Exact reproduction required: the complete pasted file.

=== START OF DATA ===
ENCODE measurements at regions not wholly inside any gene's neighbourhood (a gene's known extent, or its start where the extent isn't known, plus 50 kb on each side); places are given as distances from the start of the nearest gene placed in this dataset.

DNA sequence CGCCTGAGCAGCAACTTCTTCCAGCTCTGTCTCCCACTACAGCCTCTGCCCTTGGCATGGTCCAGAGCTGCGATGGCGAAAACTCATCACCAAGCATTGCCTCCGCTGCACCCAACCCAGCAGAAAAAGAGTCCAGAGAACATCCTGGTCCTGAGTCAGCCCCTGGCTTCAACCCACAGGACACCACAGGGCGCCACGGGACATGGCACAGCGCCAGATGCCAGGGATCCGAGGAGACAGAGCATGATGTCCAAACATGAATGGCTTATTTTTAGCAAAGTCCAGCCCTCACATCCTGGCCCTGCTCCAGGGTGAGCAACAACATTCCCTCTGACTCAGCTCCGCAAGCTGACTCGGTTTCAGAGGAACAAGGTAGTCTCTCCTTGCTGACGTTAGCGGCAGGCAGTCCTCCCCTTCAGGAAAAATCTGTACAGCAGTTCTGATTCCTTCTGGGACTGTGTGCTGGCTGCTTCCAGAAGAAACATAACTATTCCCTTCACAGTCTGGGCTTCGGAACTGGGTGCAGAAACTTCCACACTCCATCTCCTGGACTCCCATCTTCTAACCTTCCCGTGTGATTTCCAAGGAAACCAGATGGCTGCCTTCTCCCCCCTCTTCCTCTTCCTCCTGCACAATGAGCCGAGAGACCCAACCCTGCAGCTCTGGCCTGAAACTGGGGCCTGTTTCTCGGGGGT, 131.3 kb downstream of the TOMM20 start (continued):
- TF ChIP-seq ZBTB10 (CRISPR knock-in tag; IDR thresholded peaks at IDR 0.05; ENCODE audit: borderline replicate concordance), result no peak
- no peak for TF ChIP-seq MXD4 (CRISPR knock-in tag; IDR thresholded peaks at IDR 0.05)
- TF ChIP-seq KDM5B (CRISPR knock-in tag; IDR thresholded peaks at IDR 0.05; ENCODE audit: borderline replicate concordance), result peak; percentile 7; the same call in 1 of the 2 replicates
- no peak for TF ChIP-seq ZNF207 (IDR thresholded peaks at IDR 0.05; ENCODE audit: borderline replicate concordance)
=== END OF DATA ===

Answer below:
ENCODE measurements at regions not wholly inside any gene's neighbourhood (a gene's known extent, or its start where the extent isn't known, plus 50 kb on each side); places are given as distances from the start of the nearest gene placed in this dataset.

DNA sequence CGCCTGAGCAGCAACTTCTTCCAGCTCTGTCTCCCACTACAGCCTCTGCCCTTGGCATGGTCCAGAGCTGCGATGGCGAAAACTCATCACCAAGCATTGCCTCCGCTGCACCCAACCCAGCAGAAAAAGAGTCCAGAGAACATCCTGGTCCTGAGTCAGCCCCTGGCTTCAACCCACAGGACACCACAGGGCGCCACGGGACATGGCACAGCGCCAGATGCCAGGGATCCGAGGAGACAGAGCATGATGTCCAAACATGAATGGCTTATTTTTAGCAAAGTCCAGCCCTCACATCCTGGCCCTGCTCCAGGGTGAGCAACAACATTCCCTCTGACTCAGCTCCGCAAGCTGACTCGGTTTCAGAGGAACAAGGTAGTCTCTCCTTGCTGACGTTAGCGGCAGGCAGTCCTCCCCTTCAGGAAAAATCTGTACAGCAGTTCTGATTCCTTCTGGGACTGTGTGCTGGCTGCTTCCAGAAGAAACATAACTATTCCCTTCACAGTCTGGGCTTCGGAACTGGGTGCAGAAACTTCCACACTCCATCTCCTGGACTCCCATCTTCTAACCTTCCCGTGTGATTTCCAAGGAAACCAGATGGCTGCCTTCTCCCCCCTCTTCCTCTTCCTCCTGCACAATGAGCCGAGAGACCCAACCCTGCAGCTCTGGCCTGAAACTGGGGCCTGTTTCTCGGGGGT, 131.3 kb downstream of the TOMM20 start (continued):
- TF ChIP-seq ZBTB10 (CRISPR knock-in tag; IDR thresholded peaks at IDR 0.05; ENCODE audit: borderline replicate concordance), result no peak
- no peak for TF ChIP-seq MXD4 (CRISPR knock-in tag; IDR thresholded peaks at IDR 0.05)
- TF ChIP-seq KDM5B (CRISPR knock-in tag; IDR thresholded peaks at IDR 0.05; ENCODE audit: borderline replicate concordance), result peak; percentile 7; the same call in 1 of the 2 replicates
- no peak for TF ChIP-seq ZNF207 (IDR thresholded peaks at IDR 0.05; ENCODE audit: borderline replicate concordance)